Setting Expectations, Following Orders, Safety, and Standardization: Clinicians’ Strategies to Guide Difficult Conversations About Opioid Prescribing

Jessica J. Wyse, Linda Ganzini, Steven K. Dobscha, Erin E. Krebs, Benjamin J. Morasco

Research output: Contribution to journalArticlepeer-review

8 Scopus citations


Background: Evidence has continued to accumulate regarding the potential risks of treating chronic pain with long-term opioid therapy (LTOT). Clinical practice guidelines now encourage clinicians to implement practices designed to reduce opioid-related risks. Yet how clinicians implement these guidelines within the context of the patient encounter has received little attention. Objective: This secondary analysis aimed to identify and describe clinicians’ strategies for managing prescription opioid misuse and aberrant behaviors among patients prescribed LTOT for chronic pain. Design: Individual interviews guided by a semi-structured interview protocol probed: (1) methods clinicians utilize to reduce prescription opioid misuse and address aberrant opioid-related behaviors; (2) how clinicians respond to misuse; and (3) resources and constraints faced in managing and treating misuse among their patients. Participants: Interviews were conducted with 24 physicians and nurse practitioners, representing 22 Veterans Health Administration (VA) facilities across the USA, who had one or more patients in their clinical panels who were prescribed LTOT for the treatment of chronic non-cancer pain. Approach: Qualitative content analysis was the analytic approach utilized. A codebook was developed iteratively following group coding and discussion. All transcripts were coded with the finalized codebook. Quotes pertaining to key themes were retrieved and, following careful review, sorted into themes, which were then further categorized into sub-themes. Quotes that exemplified key sub-themes were selected for inclusion. Key Results: We detail the challenges clinicians describe in navigating conversations with patients around prescription opioid misuse, which include patient objection as well as clinician ambivalence. We identify verbal heuristics as one strategy clinicians utilize to structure these difficult conversations, and describe four heuristics: setting expectations, following orders, safety, and standardization. Conclusion: Clinicians frequently use verbal heuristics to routinize and increase the efficiency of care management discussions related to opioid prescribing, redirect responsibility, and defuse the potential emotional charge of the encounter.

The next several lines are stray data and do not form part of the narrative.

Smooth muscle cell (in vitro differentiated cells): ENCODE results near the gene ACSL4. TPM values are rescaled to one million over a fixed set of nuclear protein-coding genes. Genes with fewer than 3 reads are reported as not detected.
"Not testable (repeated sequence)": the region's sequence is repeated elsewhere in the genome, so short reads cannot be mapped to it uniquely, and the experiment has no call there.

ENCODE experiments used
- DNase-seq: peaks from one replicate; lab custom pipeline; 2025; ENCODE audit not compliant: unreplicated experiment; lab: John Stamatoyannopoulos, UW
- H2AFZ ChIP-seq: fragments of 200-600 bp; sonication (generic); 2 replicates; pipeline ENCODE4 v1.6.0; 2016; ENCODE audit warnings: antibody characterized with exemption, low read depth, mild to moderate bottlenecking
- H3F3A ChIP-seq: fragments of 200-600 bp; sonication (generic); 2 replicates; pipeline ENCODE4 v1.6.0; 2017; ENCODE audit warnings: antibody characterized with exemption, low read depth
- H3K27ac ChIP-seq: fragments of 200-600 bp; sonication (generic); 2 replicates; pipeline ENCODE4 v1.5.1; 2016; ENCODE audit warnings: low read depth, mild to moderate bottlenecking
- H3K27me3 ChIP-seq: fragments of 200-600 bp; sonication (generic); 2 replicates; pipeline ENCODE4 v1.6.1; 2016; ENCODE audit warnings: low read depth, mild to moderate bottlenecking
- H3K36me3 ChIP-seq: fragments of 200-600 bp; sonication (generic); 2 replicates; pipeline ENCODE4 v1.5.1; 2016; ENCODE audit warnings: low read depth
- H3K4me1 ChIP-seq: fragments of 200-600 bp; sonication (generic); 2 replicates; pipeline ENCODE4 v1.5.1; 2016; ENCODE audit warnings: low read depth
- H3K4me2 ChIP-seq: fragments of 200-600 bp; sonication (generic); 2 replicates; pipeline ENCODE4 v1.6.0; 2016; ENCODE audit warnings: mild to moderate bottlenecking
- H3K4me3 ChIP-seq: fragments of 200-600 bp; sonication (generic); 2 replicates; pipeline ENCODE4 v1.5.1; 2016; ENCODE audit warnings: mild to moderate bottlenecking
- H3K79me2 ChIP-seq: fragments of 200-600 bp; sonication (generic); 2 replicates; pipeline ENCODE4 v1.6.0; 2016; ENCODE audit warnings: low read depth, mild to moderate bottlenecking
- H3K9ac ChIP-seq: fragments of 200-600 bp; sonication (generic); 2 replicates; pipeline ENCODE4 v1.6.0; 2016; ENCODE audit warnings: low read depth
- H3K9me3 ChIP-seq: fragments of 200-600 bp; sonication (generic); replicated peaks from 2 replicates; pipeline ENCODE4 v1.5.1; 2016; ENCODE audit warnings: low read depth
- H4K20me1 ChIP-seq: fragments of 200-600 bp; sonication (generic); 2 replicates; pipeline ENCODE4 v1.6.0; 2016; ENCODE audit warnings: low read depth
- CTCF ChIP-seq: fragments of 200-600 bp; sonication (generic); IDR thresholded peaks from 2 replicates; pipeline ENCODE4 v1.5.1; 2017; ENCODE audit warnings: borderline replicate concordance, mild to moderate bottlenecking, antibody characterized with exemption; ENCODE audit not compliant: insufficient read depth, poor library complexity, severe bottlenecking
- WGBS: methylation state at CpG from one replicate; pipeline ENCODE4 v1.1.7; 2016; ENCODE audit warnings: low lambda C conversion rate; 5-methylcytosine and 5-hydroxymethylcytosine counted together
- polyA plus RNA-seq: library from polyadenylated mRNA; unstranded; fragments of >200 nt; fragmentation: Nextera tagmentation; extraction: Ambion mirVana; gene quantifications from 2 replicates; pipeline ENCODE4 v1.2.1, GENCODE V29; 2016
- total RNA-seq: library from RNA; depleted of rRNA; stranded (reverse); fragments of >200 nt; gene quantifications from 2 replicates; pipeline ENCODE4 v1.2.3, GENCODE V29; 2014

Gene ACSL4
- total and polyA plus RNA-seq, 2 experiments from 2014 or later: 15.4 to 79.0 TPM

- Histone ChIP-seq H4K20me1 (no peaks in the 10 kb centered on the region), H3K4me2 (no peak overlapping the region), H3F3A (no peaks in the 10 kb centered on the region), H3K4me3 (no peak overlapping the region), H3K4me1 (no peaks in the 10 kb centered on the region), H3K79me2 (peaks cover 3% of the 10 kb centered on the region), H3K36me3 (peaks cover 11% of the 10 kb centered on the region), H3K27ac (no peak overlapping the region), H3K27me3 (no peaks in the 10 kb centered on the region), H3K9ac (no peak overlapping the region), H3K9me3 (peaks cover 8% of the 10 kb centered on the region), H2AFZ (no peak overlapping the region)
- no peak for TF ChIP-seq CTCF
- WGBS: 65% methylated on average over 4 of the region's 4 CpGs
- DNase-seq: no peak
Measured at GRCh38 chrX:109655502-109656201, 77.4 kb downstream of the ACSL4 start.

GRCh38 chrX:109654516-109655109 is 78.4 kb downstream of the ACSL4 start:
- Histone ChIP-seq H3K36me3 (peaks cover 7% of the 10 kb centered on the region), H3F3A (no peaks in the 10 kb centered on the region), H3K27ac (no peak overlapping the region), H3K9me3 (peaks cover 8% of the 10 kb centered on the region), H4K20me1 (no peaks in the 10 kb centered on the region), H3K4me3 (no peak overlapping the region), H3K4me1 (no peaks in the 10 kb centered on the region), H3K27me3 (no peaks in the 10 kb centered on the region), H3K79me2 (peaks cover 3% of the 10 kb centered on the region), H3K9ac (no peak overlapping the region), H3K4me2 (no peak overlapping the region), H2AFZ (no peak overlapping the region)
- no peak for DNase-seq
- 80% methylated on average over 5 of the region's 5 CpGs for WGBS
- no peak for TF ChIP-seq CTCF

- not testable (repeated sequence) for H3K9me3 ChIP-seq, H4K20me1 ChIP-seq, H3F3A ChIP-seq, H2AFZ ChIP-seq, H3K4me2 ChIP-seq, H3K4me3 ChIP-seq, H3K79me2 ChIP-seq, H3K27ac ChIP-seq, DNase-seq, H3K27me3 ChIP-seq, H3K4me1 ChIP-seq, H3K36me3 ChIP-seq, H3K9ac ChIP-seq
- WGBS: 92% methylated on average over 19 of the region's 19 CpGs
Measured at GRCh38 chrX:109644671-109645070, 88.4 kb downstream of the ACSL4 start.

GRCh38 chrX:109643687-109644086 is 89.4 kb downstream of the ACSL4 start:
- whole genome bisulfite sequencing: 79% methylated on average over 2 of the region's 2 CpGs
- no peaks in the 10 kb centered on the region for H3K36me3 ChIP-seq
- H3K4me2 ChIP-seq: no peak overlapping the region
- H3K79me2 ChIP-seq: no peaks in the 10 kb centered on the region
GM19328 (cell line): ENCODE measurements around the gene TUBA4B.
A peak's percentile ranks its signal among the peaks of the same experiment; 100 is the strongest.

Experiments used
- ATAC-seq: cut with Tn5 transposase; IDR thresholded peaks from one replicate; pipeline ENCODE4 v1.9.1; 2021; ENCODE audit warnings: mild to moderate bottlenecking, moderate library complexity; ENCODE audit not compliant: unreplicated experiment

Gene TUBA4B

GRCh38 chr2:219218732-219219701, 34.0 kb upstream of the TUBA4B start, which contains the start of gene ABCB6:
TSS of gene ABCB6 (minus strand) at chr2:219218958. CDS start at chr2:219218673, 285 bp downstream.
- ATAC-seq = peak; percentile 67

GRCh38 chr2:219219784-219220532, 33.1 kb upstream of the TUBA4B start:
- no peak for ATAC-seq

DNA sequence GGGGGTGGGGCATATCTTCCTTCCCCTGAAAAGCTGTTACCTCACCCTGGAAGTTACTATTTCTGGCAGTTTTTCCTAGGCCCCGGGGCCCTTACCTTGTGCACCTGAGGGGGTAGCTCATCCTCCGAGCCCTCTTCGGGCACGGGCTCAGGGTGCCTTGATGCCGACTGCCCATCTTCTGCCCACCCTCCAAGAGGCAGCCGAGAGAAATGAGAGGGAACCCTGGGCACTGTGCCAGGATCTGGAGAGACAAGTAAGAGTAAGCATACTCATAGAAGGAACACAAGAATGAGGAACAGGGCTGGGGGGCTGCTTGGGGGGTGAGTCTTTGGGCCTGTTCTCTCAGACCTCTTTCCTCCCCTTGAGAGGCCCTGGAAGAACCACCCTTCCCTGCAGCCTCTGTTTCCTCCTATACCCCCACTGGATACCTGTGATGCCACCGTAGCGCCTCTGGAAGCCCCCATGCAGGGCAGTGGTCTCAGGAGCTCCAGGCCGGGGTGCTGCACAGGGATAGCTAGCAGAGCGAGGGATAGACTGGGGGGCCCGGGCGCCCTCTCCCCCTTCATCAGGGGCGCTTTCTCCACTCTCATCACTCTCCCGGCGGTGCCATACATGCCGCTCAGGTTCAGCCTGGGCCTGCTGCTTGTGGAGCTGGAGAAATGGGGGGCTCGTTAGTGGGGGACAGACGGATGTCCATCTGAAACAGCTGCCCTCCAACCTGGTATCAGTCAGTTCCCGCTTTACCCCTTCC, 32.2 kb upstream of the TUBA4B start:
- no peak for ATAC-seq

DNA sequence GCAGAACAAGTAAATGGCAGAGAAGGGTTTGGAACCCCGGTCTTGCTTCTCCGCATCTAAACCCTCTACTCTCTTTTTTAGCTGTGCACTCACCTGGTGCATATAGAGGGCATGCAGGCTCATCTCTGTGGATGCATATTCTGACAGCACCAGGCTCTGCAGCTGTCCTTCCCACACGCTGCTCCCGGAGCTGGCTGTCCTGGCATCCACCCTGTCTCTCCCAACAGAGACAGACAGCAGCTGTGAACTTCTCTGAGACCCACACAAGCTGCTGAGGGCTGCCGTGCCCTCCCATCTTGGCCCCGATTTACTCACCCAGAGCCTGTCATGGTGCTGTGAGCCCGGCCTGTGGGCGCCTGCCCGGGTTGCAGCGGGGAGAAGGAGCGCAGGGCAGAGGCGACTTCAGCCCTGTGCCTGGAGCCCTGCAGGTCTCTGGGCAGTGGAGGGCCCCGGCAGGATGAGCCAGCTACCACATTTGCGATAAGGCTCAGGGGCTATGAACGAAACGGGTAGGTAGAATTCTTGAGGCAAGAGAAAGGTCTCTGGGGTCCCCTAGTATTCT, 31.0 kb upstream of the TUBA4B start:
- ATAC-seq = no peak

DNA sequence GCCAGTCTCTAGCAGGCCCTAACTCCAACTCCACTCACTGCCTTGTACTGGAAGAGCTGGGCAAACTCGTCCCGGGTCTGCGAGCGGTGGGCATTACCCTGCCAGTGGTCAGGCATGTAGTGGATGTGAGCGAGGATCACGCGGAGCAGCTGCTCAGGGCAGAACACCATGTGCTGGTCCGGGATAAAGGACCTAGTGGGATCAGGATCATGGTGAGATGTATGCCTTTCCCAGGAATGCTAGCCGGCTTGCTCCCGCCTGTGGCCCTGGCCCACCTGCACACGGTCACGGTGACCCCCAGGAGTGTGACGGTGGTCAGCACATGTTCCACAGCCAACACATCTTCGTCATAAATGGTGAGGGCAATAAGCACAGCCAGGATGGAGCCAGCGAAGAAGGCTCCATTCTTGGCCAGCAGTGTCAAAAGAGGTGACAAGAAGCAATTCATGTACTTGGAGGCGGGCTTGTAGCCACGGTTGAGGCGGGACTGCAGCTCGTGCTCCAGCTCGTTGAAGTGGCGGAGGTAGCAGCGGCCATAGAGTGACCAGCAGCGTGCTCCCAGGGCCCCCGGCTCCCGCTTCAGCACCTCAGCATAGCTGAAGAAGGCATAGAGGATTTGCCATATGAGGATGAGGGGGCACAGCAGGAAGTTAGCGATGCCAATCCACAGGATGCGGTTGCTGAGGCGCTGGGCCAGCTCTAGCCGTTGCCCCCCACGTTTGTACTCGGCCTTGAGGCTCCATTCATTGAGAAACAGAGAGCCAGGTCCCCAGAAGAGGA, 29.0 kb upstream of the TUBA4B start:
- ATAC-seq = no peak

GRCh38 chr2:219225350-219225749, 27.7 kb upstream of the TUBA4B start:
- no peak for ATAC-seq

Original languageEnglish (US)
Pages (from-to)1200-1206
Number of pages7
JournalJournal of general internal medicine
Issue number7
StatePublished - Jul 15 2019

Bibliographical note

Funding Information:
Funding Research reported in this manuscript was financially supported by an award from the US Food & Drug Administration (FD004508). The work was also financially supported by resources from the VA Health Services Research & Development-funded Center to Improve Veteran Involvement in Care at the VA Portland Health Care System (CIN 13-404).

Publisher Copyright:
© 2019, Society of General Internal Medicine (This is a U.S. government work and not under copyright protection in the U.S.; foreign copyright protection may apply).


  • chronic pain
  • opioid discontinuation
  • opioid prescribing


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